Creatively, James Brown opened the doors for much of the music we hear today. His landmark live recording, "James Brown Live at the Apollo", recorded in 1962 with the singer's own money, is still one of the best live recordings ever made. The story of how it almost didn't get recorded is a tribute to the guts that defined the life of this musical giant.

Long known for his excesses with women and drugs, this book is a more accurate look at the man beneath the hype. Carefully researched, and filled with the words of those who knew him best; as well as his own; the author has drawn the most complete portrait of James Brown written to date. Future biographers will undoubtedly be quoting from Mr. Smith's extraordinarily researched work in order to tell the story of James Brown's life in a fair and balanced way.

Monday, April 16, 2012

"Don't Look Back" with Bob Dylan - (1967) D.A. Pennebaker

This is the original, and best film, about Bob Dylan. It was directed by D. A. Pennebaker during the 1965 tour of England and Scotland. The film provides a very raw and realistic look at the artist as he performs, hangs out in the hotel room between concerts, and holds nightly court with the likes of Donovan and other various would be poets and hangers on. My favorite scene in this movie takes place in the hotel room. Dylan is haggling with someone over who the greatest contemporary poets are. Dylan rejects the other man's assertion about Dominic Behan being one of the greats; countering with his own admiration of Allen Ginsberg. Donovan, looking a bit embarrassed at Dylan's semi-drunken tirade, picks up his guitar and plays a song, immediately captivating all present. He then asks Dylan to play "It's All Over Now Baby Blue", which had just come out. Dylan obliges with a truncated, but very powerful, version of the song.

Dylan is constantly plagued by reporters asking really inane questions, and the film shows him as alternately drunken; and sharp witted; as he counters some of the most meaningless questions ever asked of an artist. "Do you care about your music?" is one such perfect example. His answer is at once rambling, sarcastic and biting.

The film also features Joan Baez in some of the performances, as well as in conversation, with Dylan. A rare look inside the world of Bob Dylan circa 1965, the film shows him in a near meltdown when someone tosses a beer bottle out of the hotel window, bringing the management, as well as the police, to the door of his hotel room. He is obnoxious, and bullying in his treatment of many of the people surrounding him. But, at other times his intellect shines brightly, underscoring the genius of his writing.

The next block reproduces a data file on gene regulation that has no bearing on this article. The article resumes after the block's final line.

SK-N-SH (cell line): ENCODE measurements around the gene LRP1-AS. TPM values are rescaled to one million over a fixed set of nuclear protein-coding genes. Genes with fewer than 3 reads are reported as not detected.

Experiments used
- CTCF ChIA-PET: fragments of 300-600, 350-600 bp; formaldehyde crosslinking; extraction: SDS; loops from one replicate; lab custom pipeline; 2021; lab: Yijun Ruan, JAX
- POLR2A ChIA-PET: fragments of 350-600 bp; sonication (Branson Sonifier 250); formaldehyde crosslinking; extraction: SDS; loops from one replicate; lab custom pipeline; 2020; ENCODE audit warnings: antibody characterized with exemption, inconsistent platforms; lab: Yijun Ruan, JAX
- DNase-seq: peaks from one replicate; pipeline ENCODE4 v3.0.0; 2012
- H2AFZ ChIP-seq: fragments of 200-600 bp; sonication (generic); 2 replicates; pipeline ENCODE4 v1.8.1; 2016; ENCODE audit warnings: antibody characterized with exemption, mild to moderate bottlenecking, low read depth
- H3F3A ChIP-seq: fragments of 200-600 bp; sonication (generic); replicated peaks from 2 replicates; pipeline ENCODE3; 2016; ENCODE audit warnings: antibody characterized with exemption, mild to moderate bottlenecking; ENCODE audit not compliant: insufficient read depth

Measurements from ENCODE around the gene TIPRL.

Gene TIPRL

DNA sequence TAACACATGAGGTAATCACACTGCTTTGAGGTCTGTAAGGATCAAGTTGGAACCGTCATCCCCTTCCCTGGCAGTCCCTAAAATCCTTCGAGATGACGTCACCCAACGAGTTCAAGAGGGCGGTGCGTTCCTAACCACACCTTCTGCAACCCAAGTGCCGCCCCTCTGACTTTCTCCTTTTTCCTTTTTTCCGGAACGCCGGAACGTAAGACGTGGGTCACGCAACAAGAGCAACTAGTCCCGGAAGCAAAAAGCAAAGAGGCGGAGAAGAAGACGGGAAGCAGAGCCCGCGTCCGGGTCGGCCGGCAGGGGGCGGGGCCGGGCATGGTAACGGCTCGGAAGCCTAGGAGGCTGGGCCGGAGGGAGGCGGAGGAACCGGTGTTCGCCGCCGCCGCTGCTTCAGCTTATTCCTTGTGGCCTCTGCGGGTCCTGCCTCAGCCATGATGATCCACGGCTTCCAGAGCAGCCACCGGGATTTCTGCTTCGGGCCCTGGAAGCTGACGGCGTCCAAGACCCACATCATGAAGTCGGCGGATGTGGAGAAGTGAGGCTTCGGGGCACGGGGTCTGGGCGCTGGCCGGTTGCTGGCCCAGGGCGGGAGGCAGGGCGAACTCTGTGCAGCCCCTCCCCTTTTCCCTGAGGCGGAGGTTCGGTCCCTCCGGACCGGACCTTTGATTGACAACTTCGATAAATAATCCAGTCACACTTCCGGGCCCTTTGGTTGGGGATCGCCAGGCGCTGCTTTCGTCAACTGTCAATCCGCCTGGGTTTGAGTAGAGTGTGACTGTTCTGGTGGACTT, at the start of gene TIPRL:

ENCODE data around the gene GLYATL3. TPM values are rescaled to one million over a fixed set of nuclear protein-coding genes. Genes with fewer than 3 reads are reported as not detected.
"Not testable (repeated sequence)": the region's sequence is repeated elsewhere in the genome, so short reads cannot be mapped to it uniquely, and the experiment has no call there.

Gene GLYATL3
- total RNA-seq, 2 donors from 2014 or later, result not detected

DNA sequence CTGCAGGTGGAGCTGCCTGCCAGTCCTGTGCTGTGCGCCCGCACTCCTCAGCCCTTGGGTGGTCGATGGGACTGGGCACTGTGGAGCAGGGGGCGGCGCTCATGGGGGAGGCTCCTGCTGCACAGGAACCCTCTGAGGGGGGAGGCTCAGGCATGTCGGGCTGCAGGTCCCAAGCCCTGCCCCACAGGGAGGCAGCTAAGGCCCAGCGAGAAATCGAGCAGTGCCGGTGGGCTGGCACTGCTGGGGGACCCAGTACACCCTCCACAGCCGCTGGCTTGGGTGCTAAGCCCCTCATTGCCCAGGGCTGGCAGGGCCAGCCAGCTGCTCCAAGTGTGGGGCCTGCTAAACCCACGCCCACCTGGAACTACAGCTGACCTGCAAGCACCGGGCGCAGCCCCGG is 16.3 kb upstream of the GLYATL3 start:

The movie sometimes appears in its entirety on You Tube, only to be taken down after a day or so, leaving only small bits from the film. It's been a while since I have seen it in the library, or even in the stores. So, you may have to order a copy if you really want to see this extraordinary film. Here is the 4 minute scene of Dylan arguing about poets, with Donovan breaking up the discussion by picking up his guitar to sing; which leads Dylan into "It's All Over Now Baby Blue";

Sunday, April 15, 2012

Joan Osborne - "One of Us" (Live-1996)

This is the hit song "One of Us" from Joan Osborne's 1995 album "Relish". I have always contended that if God were to walk amongst us today; or if Jesus Christ walked into a church; both would be carted away as lunatics. Ms. Osborne was in town a few nights ago, performing at the Visulite Theatre in Charlotte. A small venue, which holds about 600 people at the most, this would have been the ideal place to see and hear her.

I have always enjoyed this song. It poses questions, which we have all asked ourselves at one time or another, concerning religion, faith and what I like to term "the human condition." The lyrics were not meant to offend, but rather to make us examine our own faith in whatever we believe. It also pointedly asks how much effort we are willing to put into our beliefs, no matter what they are. This acoustic version may lack the bite of the lead guitar on the studio track, but the message is still clear. "I am he, as you are he, as you are me, and we are all together." That about sums it up.

One Of Us by Joan Osborne

If God had a name, what would it be
And would you call it to his face
If you were faced with him in all his glory
What would you ask if you had just one question

And yeah yeah God is great yeah yeah God is good
yeah yeah yeah yeah yeah

What if God was one of us
Just a slob like one of us
Just a stranger on the bus
Trying to make his way home

If God had a face what would it look like
And would you want to see
If seeing meant that you would have to believe
In things like heaven and in jesus and the saints and all the prophets

And yeah yeah god is great yeah yeah god is good